If there's a complaint to be made about the story it's that Jimmy isn't exactly the most capable of main characters. Which completely makes sense given his background. His privilege shows as he barely-successfully navigates the dark underbelly of the city. He pushes forward, putting himself and others in danger, and only through the competence of the women around him does he manage to not end up populating a shallow and unmarked grave. Of course, this only further subverts tropes and expectations, but it does raise certain concerns over whether he should be the main character of the story at all. I'm very hopeful that future visits to the setting and characters (there are at least two more to be released over the next month) will see Jimmy grow a bit more into himself and his role and maybe able to find his sea legs, as it were. 

What's here, though, is very fun. There's an impressive amount of world building going on, and the action keeps things moving along in classic noir style, with kidnappings and gunfights and smoke and whisky. The stage was quite effectively set and there's a lot left to explore, politics and unrest rumbling in the background. The seeds of future stories were planted in the form of characters that, while not central to this story, made an appearance with the promise of more to come. The dynamic between Jimmy and Jack was strong and compelling, and I'm definitely interested in seeing what kinds of trouble they can get into. To make a long story short (or I suppose to make a short story shorter), this made a very nice first act of a larger story. It stands on its own, yes, but at the moment it feels like we've only just dipped our toe into this world, and assuming it's not chopped off by an errant stepsister, there's a lot of depth yet unexplored. 

The Math:

Baseline Assessment: 7/10 

Bonuses: +1 for subverting the hell out of fairy tale tropes, +1 for building an entirely original and complex world to house the action and characters

Negatives: -1 for surrounding Jimmy with characters who feel a bit more interesting than Jimmy himself. 

Nerd Coefficient: 8/10 "how long do I have to wait for the next one?!" see our full rating system here.

The story is available in its entirety here.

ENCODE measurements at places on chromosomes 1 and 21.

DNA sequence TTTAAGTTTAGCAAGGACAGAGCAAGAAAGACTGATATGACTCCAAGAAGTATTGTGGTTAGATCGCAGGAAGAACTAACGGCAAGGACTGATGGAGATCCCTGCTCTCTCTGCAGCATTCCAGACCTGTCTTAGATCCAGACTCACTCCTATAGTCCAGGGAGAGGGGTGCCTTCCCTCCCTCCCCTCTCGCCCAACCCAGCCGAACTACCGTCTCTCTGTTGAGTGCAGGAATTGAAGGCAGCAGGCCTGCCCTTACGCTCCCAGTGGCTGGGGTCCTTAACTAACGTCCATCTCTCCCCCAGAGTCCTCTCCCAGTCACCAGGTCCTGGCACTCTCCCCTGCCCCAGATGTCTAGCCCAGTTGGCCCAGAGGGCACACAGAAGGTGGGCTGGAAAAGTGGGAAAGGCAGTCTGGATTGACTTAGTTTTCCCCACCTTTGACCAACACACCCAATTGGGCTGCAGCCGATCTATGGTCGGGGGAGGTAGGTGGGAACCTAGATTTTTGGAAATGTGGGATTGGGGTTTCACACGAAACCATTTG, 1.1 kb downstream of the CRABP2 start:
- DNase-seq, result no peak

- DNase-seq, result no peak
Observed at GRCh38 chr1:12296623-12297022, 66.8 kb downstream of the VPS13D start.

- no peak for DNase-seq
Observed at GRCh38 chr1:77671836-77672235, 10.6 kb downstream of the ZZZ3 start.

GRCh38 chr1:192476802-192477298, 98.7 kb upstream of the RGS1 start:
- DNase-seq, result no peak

POSTED BY: Charles, avid reader, reviewer, and sometimes writer of speculative fiction. Contributor to Nerds of a Feather since 2014.

REFERENCE: St. George, Carlie. The Case of the Little Bloody Slipper [The Book Smugglers, 2015]

Thursday, November 19, 2015

Thursday Morning Superhero

 This week we are gifted a wonderful new superhero from Mark Millar.  Apparantly Millar was traumatized by the actions of Super Man, and inspired to create a superhero that wouldn't frighten people, but inspire them to do good deeds.  On top of that there are three stellar titles from Jason Aaron and things get a bit dicey in the latest issue of Beauty.

Pick of the Week:
Huck #1 - Mark Millar launched a new title this week, his take on a Superman type hero named Huck.  Huck was left at an orphanage as a baby, and it quickly became apparent that he was special.  The town's little secret, Huck was raised to do one good deed per day.  We get a glimpse into how he accomplishes this, and sometimes it is as simple as buying someone lunch, while other times it involves using his super strength to lend a helping hand.  Millar does a great job of building an instant rapport between the reader and Huck, and I cannot wait to learn more about him.  In celebration of his beloved character, Millar launched #DoaGoodDeedToday on Twitter and is sending 10 people signed comic books.  I love a good book that has the ability to create a positive impact like this.

The Rest:
Star Wars: Vader Down #1 - The first event from Marvel's Star Wars began this week and it was quite enjoyable.  Written by Jason Aaron, Darth Vader tracks down Luke Skywalker to a base on Vrogas Vas and all hell breaks loose.  One things that Marvel really nails in its Star Wars comics, is a sense of scale.  Vader jumps out of hyperspace in the middle of multiple X-Wing squadrons working on manuevers.  The ensuing battle is truly epic and once again we are treated to how powerful Vader is.  I never fully appreciated his power in the movies, but the comics have dramatically changed my perspective.